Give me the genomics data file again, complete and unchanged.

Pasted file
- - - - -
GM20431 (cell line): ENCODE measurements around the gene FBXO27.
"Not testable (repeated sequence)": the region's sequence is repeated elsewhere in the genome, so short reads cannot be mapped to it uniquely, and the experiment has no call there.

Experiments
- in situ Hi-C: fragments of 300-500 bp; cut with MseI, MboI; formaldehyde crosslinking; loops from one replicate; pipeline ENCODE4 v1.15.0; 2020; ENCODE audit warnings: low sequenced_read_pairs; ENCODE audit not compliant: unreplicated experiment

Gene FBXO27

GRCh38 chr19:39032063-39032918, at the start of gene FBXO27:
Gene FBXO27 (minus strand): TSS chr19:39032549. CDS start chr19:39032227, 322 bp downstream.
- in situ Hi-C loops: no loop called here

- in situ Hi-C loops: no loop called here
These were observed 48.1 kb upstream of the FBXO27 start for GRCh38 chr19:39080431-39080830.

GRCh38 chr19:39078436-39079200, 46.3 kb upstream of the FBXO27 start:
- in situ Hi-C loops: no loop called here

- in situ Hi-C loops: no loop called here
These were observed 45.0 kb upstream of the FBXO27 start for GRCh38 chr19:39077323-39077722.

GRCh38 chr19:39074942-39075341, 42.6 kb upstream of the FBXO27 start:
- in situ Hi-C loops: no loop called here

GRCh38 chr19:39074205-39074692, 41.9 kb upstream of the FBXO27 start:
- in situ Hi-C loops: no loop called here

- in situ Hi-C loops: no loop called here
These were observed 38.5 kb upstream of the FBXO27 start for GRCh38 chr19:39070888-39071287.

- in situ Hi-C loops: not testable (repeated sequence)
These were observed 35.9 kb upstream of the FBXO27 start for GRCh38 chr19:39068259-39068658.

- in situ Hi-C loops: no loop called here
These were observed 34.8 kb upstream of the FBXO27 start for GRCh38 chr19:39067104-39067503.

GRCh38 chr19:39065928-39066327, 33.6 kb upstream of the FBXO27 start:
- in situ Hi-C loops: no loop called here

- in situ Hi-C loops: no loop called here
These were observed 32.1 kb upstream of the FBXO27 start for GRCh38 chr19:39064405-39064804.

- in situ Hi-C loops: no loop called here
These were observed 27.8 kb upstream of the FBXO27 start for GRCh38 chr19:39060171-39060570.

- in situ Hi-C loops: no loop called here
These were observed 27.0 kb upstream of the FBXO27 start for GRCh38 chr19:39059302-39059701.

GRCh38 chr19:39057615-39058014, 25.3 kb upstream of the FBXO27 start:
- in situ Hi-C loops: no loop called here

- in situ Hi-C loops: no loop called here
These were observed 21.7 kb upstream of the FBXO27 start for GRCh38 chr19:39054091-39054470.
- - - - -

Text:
GM20431 (cell line): ENCODE measurements around the gene FBXO27.
"Not testable (repeated sequence)": the region's sequence is repeated elsewhere in the genome, so short reads cannot be mapped to it uniquely, and the experiment has no call there.

Experiments
- in situ Hi-C: fragments of 300-500 bp; cut with MseI, MboI; formaldehyde crosslinking; loops from one replicate; pipeline ENCODE4 v1.15.0; 2020; ENCODE audit warnings: low sequenced_read_pairs; ENCODE audit not compliant: unreplicated experiment

Gene FBXO27

GRCh38 chr19:39032063-39032918, at the start of gene FBXO27:
Gene FBXO27 (minus strand): TSS chr19:39032549. CDS start chr19:39032227, 322 bp downstream.
- in situ Hi-C loops: no loop called here

- in situ Hi-C loops: no loop called here
These were observed 48.1 kb upstream of the FBXO27 start for GRCh38 chr19:39080431-39080830.

GRCh38 chr19:39078436-39079200, 46.3 kb upstream of the FBXO27 start:
- in situ Hi-C loops: no loop called here

- in situ Hi-C loops: no loop called here
These were observed 45.0 kb upstream of the FBXO27 start for GRCh38 chr19:39077323-39077722.

GRCh38 chr19:39074942-39075341, 42.6 kb upstream of the FBXO27 start:
- in situ Hi-C loops: no loop called here

GRCh38 chr19:39074205-39074692, 41.9 kb upstream of the FBXO27 start:
- in situ Hi-C loops: no loop called here

- in situ Hi-C loops: no loop called here
These were observed 38.5 kb upstream of the FBXO27 start for GRCh38 chr19:39070888-39071287.

- in situ Hi-C loops: not testable (repeated sequence)
These were observed 35.9 kb upstream of the FBXO27 start for GRCh38 chr19:39068259-39068658.

- in situ Hi-C loops: no loop called here
These were observed 34.8 kb upstream of the FBXO27 start for GRCh38 chr19:39067104-39067503.

GRCh38 chr19:39065928-39066327, 33.6 kb upstream of the FBXO27 start:
- in situ Hi-C loops: no loop called here

- in situ Hi-C loops: no loop called here
These were observed 32.1 kb upstream of the FBXO27 start for GRCh38 chr19:39064405-39064804.

- in situ Hi-C loops: no loop called here
These were observed 27.8 kb upstream of the FBXO27 start for GRCh38 chr19:39060171-39060570.

- in situ Hi-C loops: no loop called here
These were observed 27.0 kb upstream of the FBXO27 start for GRCh38 chr19:39059302-39059701.

GRCh38 chr19:39057615-39058014, 25.3 kb upstream of the FBXO27 start:
- in situ Hi-C loops: no loop called here

- in situ Hi-C loops: no loop called here
These were observed 21.7 kb upstream of the FBXO27 start for GRCh38 chr19:39054091-39054470.